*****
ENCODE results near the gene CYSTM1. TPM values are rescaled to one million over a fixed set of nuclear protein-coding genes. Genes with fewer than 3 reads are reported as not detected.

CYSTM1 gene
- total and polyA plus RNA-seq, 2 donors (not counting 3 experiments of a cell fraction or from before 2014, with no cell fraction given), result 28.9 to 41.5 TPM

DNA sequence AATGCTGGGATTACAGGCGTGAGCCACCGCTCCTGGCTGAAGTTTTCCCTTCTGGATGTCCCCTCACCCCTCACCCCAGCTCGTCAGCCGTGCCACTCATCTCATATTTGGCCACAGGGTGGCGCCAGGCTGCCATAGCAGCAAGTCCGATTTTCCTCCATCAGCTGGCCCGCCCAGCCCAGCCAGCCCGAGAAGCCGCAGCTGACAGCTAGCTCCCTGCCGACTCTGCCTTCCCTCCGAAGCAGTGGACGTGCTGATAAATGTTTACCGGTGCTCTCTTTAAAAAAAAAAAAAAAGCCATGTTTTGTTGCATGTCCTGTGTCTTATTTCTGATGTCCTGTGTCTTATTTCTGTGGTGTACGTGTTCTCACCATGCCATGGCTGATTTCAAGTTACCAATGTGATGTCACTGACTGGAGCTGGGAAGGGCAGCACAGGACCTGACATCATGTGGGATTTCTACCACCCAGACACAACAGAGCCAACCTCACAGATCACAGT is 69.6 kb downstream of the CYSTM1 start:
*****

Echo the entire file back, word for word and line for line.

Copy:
ENCODE results near the gene CYSTM1. TPM values are rescaled to one million over a fixed set of nuclear protein-coding genes. Genes with fewer than 3 reads are reported as not detected.

CYSTM1 gene
- total and polyA plus RNA-seq, 2 donors (not counting 3 experiments of a cell fraction or from before 2014, with no cell fraction given), result 28.9 to 41.5 TPM

DNA sequence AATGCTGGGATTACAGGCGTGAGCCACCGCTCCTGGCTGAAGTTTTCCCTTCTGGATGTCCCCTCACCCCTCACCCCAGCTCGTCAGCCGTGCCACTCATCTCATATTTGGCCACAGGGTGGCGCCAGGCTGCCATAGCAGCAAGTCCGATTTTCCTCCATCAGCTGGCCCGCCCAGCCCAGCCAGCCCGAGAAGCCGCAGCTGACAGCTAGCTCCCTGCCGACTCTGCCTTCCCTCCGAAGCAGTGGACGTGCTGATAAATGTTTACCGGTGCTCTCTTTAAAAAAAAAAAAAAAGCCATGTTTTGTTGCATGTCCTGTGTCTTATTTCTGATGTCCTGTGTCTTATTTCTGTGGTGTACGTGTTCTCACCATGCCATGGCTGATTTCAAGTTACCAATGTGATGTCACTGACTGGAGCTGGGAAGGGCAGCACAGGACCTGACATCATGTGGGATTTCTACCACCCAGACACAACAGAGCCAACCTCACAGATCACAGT is 69.6 kb downstream of the CYSTM1 start: